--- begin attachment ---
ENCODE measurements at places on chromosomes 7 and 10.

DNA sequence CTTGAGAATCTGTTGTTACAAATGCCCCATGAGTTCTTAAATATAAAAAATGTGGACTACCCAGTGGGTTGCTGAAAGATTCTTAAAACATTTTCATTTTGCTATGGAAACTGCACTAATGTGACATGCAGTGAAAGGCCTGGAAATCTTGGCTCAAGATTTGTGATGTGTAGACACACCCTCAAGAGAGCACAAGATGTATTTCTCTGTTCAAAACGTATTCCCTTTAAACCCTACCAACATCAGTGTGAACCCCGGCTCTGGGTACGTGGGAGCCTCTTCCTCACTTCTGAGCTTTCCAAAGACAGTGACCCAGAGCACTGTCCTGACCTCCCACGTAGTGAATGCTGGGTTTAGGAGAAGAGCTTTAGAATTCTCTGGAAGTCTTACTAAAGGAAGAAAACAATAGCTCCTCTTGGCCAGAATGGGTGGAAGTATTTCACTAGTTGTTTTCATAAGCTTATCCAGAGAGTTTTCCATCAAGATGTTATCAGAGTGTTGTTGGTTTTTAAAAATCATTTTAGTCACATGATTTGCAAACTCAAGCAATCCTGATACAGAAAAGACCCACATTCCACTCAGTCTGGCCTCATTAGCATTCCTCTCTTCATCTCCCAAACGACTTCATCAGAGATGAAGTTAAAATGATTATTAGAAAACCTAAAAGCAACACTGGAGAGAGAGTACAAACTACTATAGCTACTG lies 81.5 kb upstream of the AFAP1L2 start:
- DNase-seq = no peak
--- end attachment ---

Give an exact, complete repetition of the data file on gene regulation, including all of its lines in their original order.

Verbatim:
ENCODE measurements at places on chromosomes 7 and 10.

DNA sequence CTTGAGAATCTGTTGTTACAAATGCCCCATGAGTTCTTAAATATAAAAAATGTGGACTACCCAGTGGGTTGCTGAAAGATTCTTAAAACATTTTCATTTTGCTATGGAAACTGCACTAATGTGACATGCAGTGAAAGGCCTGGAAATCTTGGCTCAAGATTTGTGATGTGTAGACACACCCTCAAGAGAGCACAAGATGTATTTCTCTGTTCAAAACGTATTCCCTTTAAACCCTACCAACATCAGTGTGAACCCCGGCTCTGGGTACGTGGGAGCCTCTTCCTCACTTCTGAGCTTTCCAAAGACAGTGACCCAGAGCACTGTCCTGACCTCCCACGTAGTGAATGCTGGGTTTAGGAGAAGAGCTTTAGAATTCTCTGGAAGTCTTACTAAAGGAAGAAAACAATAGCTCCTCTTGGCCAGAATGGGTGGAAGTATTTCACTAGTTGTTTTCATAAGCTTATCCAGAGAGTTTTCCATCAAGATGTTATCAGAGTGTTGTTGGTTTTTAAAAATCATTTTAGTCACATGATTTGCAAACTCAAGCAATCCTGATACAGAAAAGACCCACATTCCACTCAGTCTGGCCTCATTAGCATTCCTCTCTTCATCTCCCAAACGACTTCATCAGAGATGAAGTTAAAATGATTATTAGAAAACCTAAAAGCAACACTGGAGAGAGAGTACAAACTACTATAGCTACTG lies 81.5 kb upstream of the AFAP1L2 start:
- DNase-seq = no peak